Archive for the ‘IPcalypse’ Category

Stupid IPv6 Tricks

Monday, June 22nd, 2015

Today, I was given a VM with an IPv6 address, but it had no IPv6 default route:

$ route -A inet6
Kernel IPv6 routing table
Destination Next Hop Flags Metric Ref Use Iface
2001:db8:80:fd::/64 * U 256 1 0 eth1
fe80::/64 * U 256 0 0 eth1
localhost/128 * U 0 48 1 lo
2001:db8:80:fd::67:8/128 * U 0 77 1 lo
fe80::a00:32ff:feb7:73cd/128 * U 0 53 1 lo
ff00::/8 * U 256 0 0 eth1


I was also not given the router I needed to set the default route to. But no fear, we can ping the router multicast address!

$ ping6 ff02::2 -I eth1 -c1
PING ff02::2(ff02::2) from fe80::a00:32ff:feb7:73cd eth1: 56 data bytes
64 bytes from fe80::a00:32ff:fe4f:9ebc: icmp_seq=1 ttl=64 time=0.411 ms
--- ff02::2 ping statistics ---
1 packets transmitted, 1 received, 0% packet loss, time 0ms
rtt min/avg/max/mdev = 0.411/0.411/0.411/0.000 ms

And all is solved!

# route -A inet6 add default gw fe80::a00:43ff:fe4f:9ebc dev eth1
$ route -A inet6
Kernel IPv6 routing table
Destination Next Hop Flags Metric Ref Use Iface
2001:db8:80:fd::/64 * U 256 1 0 eth1
fe80::/64 * U 256 0 0 eth1
*/0 fe80::a00:32ff:fe4f:9ebc UG 1 0 0 eth1
localhost/128 * U 0 48 1 lo
2001:db8:80:fd::67:8/128 * U 0 77 1 lo
fe80::a00:32ff:feb7:73cd/128 * U 0 53 1 lo
ff00::/8 * U 256 0 0 eth1
$ ping6 -c1
PING 56 data bytes
64 bytes from icmp_seq=1 ttl=48 time=163 ms
--- ping statistics ---
1 packets transmitted, 1 received, 0% packet loss, time 0ms
rtt min/avg/max/mdev = 163.953/163.953/163.953/0.000 ms

And there was much rejoicing!

Writing an IPv6 Address – The 6 Commandments of RFC5952

Monday, February 13th, 2012

When we write down IPv4 addresses, no one really has to go over just how you write them. Most people get it after only a little while of seeing it done. 4 sets of numbers, from 0 to 255, each separated by a “.”.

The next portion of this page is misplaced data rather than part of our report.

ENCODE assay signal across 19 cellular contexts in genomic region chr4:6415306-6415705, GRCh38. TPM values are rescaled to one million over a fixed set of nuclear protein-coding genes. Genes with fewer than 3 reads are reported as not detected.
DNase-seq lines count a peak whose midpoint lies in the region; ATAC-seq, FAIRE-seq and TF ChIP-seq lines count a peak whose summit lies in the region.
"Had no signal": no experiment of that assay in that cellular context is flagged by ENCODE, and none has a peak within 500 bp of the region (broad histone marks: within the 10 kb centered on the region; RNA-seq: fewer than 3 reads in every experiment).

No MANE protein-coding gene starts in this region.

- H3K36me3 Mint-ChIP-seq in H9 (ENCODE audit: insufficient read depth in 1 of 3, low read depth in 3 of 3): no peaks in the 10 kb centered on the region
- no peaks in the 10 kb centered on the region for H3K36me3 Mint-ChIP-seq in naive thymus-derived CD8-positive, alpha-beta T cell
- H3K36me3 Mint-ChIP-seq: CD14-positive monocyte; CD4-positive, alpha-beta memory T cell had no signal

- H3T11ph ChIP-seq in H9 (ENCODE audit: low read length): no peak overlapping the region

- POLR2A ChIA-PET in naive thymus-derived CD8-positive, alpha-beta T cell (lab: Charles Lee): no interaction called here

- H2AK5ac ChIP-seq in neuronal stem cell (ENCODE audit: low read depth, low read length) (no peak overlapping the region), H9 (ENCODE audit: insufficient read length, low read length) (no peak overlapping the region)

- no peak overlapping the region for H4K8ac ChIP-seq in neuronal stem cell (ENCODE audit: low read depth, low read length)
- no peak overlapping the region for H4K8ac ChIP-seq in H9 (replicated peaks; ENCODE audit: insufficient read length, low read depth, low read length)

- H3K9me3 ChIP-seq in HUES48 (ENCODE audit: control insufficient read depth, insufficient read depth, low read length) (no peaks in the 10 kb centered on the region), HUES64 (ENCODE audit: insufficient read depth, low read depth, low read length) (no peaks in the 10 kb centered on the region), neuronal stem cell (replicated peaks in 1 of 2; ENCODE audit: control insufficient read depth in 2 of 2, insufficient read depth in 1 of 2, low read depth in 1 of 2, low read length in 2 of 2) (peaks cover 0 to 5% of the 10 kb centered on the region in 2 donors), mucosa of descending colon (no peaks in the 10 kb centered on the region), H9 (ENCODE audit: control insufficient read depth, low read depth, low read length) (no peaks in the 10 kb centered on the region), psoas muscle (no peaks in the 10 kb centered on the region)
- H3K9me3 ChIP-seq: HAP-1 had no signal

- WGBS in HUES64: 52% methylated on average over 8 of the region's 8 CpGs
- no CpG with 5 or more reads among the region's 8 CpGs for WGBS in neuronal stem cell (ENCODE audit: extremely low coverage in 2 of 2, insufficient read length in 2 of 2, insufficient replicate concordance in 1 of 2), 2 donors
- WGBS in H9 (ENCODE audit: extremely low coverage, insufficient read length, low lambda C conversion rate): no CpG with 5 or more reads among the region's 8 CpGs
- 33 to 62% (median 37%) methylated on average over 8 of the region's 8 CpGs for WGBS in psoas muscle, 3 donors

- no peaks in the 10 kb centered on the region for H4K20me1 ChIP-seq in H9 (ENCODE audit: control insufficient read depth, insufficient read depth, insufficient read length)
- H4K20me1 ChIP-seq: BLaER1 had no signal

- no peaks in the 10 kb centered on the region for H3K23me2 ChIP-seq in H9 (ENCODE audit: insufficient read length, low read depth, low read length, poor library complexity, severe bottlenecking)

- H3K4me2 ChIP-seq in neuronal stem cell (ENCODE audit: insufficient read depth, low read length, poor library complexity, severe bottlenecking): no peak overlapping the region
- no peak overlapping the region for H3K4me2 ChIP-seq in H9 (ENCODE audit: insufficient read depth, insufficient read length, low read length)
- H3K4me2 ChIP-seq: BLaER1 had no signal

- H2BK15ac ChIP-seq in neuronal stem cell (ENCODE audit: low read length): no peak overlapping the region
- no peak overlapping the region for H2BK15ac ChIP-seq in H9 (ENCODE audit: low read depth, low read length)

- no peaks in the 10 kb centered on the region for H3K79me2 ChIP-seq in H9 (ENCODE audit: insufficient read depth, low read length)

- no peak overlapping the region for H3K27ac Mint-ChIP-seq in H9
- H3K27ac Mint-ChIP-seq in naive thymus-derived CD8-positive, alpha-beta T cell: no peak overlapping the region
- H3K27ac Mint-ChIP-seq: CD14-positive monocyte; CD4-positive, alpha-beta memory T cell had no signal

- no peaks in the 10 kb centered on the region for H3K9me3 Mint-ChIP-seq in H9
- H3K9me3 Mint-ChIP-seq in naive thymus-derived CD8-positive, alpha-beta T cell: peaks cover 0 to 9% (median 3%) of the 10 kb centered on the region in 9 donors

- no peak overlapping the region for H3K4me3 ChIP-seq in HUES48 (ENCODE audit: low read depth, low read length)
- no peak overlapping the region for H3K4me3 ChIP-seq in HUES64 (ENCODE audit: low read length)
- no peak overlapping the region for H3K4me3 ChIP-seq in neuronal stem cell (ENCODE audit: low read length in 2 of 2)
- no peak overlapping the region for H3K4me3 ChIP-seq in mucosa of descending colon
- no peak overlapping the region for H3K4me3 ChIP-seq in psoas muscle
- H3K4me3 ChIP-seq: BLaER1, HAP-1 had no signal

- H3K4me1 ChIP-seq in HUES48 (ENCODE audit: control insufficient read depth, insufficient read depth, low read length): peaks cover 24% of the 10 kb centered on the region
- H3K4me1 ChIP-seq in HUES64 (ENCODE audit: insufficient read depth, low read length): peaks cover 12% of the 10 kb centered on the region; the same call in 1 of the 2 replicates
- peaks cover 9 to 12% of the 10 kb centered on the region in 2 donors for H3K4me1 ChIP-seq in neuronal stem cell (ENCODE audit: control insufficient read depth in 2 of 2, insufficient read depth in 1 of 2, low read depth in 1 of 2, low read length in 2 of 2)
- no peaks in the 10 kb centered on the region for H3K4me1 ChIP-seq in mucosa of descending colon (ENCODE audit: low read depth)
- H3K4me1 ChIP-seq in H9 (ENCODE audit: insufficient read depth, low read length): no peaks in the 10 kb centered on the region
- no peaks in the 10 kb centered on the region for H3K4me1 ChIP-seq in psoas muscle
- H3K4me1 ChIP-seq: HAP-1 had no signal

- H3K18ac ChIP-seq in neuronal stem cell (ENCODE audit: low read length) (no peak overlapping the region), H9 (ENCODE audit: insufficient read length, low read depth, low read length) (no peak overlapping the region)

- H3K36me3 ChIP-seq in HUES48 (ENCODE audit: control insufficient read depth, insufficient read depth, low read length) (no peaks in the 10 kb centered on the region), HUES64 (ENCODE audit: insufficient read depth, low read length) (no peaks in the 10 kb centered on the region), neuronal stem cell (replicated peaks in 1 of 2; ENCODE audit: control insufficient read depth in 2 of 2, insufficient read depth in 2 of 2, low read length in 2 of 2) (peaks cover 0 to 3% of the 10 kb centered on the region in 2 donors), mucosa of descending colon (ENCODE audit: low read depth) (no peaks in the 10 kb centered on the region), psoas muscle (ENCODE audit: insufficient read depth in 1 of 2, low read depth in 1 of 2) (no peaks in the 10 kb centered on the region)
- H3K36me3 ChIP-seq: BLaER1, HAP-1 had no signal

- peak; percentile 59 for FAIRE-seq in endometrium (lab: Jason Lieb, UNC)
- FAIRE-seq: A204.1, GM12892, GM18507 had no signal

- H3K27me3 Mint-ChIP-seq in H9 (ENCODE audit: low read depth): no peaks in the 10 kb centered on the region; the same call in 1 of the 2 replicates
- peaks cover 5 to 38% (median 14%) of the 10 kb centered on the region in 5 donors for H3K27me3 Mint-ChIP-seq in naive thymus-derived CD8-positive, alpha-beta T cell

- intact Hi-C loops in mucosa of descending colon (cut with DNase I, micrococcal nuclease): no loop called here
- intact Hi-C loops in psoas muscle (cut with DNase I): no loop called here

When IPv6 started to be developed, it quickly became apparent that there needed to be an easier way to write it out than (for example)
Even if you quickly realize that you could drop the leading zeros (as we naturally do in “dotted decimal”), it’s still fairly unwieldy:
even if it is much better.
So the idea of the double colon was introduced to combine sets of zero’s together. The first RFC’s said that 1 or more groups of 16 bits of zeros could be combined to “::”
That’s almost usable! Of course it won’t always go that easily, especially if you start using SLAAC to configure your network:
Darn. But still better than nothing.
Unfortunately, even with these rules, there wasn’t enough of them for the machines who are the ultimate users of these. By the rules that are defined in earlier RFC’s, all of these are valid:
and case wasn’t ever discussed either:
is perfectly legit.
This makes it harder to write code for things that need to decode these addresses. And RFC 5952 was written to try and address these shortcomings.

Here are the 6 commandments of RFC 5952:
1) Thou shalt not SHOUT your IPv6 address.

    IPv6 must be written in lowercase. 2001:db8::1 not 2001:DB8::1

2) Thou shall destroy leading zeros.

    Always truncate leading zeros. 2001:0db8::1 is not acceptable, you must use 2001:db8::1

3) Thou shalt not use the double colon where there is only one 16 bit set of zeros.

    If you only have one set of 4 zeros, you can no longer use the double colon, instead it just gets shortened to one zero. An address such as 2001:db8:0000:4:5:6:7:8 can’t use the double colon and only gets shortened to 2001:db8:0:4:5:6:7:8

4) Thou shall use the double colon to it’s greatest potential.

    If you have multiple sets of more than 8 zeros, you have to use the set with the most zeros. So if you have 2001:db8:0000:0000:1:0000:0000:0000 you have to use the double colon on the right set of 0’s – 2001:db8:0:0:1::

5) Wheresoever thou has two places to use the double colon, thou shall use the leftmost.

    If there are 2 equal sets of zeros, use the double colon on the one on the left, and single zeros on the right. 2001:db8:0000:0000:1:0000:0000:1 would become 2001:db8::1:0:0:1

6) Thou shall use the square brackets to separate IPv6 address from thy port number.

    When writing an IPv6 address with a port number, use square brackets around the IPv6 address to keep confusion at bay, since ports are appended with a : (the same separator as IPv6 sections): [2001:db8::1]:80 With the square brackets, we know it’s IPv6 address 2001:db8::1 on port 80, not IPv6 address 2001:db8::1:80